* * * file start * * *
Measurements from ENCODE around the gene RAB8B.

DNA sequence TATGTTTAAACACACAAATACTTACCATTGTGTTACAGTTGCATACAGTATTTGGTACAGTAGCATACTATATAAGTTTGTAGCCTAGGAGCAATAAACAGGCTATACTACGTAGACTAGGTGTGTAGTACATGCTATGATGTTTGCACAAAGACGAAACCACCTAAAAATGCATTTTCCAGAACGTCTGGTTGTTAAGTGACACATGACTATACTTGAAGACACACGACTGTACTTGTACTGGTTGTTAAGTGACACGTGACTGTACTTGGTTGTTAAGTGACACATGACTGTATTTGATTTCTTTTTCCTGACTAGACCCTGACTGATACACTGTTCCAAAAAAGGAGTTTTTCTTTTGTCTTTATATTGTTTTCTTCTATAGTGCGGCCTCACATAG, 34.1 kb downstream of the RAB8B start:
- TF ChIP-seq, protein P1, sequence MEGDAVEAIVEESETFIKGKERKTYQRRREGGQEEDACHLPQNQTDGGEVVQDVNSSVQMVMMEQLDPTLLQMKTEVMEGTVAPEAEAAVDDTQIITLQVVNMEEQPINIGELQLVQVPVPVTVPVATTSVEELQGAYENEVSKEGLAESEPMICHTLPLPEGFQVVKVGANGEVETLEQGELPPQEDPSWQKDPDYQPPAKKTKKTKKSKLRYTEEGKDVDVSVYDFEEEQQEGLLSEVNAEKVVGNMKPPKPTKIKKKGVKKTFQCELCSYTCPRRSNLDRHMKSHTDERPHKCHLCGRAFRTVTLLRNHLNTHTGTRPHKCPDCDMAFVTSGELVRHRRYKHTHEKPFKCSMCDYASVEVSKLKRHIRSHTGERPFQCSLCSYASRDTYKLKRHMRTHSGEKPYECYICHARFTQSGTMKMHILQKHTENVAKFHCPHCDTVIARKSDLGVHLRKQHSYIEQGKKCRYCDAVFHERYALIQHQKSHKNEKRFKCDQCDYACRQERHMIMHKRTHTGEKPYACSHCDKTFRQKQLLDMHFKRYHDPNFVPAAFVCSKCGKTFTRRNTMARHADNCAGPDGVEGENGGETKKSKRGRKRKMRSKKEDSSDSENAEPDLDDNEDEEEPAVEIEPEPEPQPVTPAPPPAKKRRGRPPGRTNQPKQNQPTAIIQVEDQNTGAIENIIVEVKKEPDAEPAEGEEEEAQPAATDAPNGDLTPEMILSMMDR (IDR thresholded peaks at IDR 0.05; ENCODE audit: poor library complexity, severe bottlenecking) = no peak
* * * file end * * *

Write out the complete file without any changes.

Measurements from ENCODE around the gene RAB8B.

DNA sequence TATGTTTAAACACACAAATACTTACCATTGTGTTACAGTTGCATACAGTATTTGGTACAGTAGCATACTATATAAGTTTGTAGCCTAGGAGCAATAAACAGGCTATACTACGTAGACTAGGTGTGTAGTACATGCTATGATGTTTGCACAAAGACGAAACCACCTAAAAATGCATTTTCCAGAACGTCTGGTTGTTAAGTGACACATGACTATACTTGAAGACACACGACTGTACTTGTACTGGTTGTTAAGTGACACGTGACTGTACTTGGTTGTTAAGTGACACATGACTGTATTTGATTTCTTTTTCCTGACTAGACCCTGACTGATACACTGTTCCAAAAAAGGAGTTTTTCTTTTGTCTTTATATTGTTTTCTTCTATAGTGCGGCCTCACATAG, 34.1 kb downstream of the RAB8B start:
- TF ChIP-seq, protein P1, sequence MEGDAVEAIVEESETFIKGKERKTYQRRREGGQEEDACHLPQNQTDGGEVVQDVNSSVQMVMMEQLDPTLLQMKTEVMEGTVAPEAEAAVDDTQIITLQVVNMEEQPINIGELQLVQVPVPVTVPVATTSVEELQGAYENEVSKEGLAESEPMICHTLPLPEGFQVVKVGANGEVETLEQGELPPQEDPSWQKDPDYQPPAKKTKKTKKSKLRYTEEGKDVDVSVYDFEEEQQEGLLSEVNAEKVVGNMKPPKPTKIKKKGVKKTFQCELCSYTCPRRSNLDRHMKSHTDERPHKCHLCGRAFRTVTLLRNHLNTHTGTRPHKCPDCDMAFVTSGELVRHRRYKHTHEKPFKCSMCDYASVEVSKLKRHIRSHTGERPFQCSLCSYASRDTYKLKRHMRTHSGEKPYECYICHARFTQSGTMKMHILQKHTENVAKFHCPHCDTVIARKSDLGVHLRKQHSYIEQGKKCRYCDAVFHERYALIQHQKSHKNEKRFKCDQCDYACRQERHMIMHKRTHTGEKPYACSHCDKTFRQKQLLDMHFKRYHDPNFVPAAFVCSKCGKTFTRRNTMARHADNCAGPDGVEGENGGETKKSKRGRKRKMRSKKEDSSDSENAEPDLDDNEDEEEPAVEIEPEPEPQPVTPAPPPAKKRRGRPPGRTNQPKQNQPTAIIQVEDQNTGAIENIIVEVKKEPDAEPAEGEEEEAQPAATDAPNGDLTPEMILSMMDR (IDR thresholded peaks at IDR 0.05; ENCODE audit: poor library complexity, severe bottlenecking) = no peak